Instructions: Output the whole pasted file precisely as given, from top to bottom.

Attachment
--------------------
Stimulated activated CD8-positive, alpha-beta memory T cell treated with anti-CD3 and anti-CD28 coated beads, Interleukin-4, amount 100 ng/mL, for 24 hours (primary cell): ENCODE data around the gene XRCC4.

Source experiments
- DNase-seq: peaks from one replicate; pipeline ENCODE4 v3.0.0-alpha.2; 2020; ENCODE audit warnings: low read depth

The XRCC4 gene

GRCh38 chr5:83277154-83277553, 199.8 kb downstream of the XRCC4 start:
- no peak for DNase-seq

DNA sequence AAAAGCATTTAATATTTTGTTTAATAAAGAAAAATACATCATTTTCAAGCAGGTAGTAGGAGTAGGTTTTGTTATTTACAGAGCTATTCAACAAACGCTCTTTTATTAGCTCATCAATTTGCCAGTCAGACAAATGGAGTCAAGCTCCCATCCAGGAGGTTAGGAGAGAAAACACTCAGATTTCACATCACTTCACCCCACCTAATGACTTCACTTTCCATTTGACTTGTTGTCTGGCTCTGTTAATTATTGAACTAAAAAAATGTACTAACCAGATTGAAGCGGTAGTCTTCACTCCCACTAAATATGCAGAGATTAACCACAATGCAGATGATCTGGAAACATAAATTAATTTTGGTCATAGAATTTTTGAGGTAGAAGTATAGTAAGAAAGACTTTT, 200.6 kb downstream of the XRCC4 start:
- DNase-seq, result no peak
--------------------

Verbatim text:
Stimulated activated CD8-positive, alpha-beta memory T cell treated with anti-CD3 and anti-CD28 coated beads, Interleukin-4, amount 100 ng/mL, for 24 hours (primary cell): ENCODE data around the gene XRCC4.

Source experiments
- DNase-seq: peaks from one replicate; pipeline ENCODE4 v3.0.0-alpha.2; 2020; ENCODE audit warnings: low read depth

The XRCC4 gene

GRCh38 chr5:83277154-83277553, 199.8 kb downstream of the XRCC4 start:
- no peak for DNase-seq

DNA sequence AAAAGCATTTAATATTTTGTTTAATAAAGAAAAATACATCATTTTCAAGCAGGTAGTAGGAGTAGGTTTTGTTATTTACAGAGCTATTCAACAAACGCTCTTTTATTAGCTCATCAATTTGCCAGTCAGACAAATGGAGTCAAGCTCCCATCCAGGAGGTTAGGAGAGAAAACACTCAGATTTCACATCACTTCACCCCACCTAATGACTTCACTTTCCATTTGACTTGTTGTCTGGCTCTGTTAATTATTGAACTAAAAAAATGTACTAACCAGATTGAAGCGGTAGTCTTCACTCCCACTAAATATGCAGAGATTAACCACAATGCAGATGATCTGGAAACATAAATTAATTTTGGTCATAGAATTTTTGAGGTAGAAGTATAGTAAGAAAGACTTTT, 200.6 kb downstream of the XRCC4 start:
- DNase-seq, result no peak